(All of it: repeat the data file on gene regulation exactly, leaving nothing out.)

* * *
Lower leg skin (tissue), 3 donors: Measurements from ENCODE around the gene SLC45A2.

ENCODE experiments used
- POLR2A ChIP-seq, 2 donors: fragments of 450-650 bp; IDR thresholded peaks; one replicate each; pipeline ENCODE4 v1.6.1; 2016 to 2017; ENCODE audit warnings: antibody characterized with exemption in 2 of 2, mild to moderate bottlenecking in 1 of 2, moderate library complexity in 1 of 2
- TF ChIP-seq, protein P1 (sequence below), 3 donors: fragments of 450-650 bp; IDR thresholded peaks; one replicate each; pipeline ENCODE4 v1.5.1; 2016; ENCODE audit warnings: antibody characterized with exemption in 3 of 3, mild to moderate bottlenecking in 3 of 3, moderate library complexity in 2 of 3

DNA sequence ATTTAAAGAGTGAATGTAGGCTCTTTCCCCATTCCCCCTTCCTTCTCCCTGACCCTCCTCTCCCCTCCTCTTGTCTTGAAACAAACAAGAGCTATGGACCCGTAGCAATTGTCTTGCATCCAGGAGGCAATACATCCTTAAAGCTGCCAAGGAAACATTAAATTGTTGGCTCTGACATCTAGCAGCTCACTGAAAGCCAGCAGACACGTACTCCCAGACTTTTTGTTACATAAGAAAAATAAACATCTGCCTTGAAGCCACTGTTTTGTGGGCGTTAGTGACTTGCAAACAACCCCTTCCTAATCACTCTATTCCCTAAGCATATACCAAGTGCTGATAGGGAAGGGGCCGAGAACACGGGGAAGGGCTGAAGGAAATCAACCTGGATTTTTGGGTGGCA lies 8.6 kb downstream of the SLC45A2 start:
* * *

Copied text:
Lower leg skin (tissue), 3 donors: Measurements from ENCODE around the gene SLC45A2.

ENCODE experiments used
- POLR2A ChIP-seq, 2 donors: fragments of 450-650 bp; IDR thresholded peaks; one replicate each; pipeline ENCODE4 v1.6.1; 2016 to 2017; ENCODE audit warnings: antibody characterized with exemption in 2 of 2, mild to moderate bottlenecking in 1 of 2, moderate library complexity in 1 of 2
- TF ChIP-seq, protein P1 (sequence below), 3 donors: fragments of 450-650 bp; IDR thresholded peaks; one replicate each; pipeline ENCODE4 v1.5.1; 2016; ENCODE audit warnings: antibody characterized with exemption in 3 of 3, mild to moderate bottlenecking in 3 of 3, moderate library complexity in 2 of 3

DNA sequence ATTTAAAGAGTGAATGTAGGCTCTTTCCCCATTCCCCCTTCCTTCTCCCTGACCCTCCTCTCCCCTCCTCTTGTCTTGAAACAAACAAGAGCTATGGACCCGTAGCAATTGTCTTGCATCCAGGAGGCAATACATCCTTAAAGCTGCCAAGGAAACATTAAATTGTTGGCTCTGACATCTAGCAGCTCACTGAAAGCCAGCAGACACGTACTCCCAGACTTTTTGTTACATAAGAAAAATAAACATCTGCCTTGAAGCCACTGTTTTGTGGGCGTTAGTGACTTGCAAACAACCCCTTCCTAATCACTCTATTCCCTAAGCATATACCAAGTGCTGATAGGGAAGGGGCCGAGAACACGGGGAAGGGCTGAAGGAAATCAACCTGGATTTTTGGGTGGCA lies 8.6 kb downstream of the SLC45A2 start: